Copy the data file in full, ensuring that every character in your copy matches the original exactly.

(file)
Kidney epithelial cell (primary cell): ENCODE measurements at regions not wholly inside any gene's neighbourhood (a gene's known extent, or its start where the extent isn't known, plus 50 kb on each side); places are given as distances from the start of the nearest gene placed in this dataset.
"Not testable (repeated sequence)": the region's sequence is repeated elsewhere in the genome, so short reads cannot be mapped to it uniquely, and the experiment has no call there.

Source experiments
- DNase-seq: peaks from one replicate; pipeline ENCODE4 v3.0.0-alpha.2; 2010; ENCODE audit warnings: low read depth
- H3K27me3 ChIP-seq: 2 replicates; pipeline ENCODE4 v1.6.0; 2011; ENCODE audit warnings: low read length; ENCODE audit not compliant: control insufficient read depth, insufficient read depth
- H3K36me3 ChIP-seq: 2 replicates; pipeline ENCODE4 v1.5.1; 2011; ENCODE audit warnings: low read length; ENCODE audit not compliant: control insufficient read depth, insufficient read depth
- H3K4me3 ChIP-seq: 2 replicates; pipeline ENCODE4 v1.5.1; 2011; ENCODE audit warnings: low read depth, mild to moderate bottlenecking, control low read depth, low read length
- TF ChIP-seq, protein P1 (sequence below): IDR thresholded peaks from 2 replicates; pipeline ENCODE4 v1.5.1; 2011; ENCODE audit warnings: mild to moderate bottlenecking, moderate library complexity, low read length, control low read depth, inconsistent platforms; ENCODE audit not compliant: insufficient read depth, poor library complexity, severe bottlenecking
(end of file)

Kidney epithelial cell (primary cell): ENCODE measurements at regions not wholly inside any gene's neighbourhood (a gene's known extent, or its start where the extent isn't known, plus 50 kb on each side); places are given as distances from the start of the nearest gene placed in this dataset.
"Not testable (repeated sequence)": the region's sequence is repeated elsewhere in the genome, so short reads cannot be mapped to it uniquely, and the experiment has no call there.

Source experiments
- DNase-seq: peaks from one replicate; pipeline ENCODE4 v3.0.0-alpha.2; 2010; ENCODE audit warnings: low read depth
- H3K27me3 ChIP-seq: 2 replicates; pipeline ENCODE4 v1.6.0; 2011; ENCODE audit warnings: low read length; ENCODE audit not compliant: control insufficient read depth, insufficient read depth
- H3K36me3 ChIP-seq: 2 replicates; pipeline ENCODE4 v1.5.1; 2011; ENCODE audit warnings: low read length; ENCODE audit not compliant: control insufficient read depth, insufficient read depth
- H3K4me3 ChIP-seq: 2 replicates; pipeline ENCODE4 v1.5.1; 2011; ENCODE audit warnings: low read depth, mild to moderate bottlenecking, control low read depth, low read length
- TF ChIP-seq, protein P1 (sequence below): IDR thresholded peaks from 2 replicates; pipeline ENCODE4 v1.5.1; 2011; ENCODE audit warnings: mild to moderate bottlenecking, moderate library complexity, low read length, control low read depth, inconsistent platforms; ENCODE audit not compliant: insufficient read depth, poor library complexity, severe bottlenecking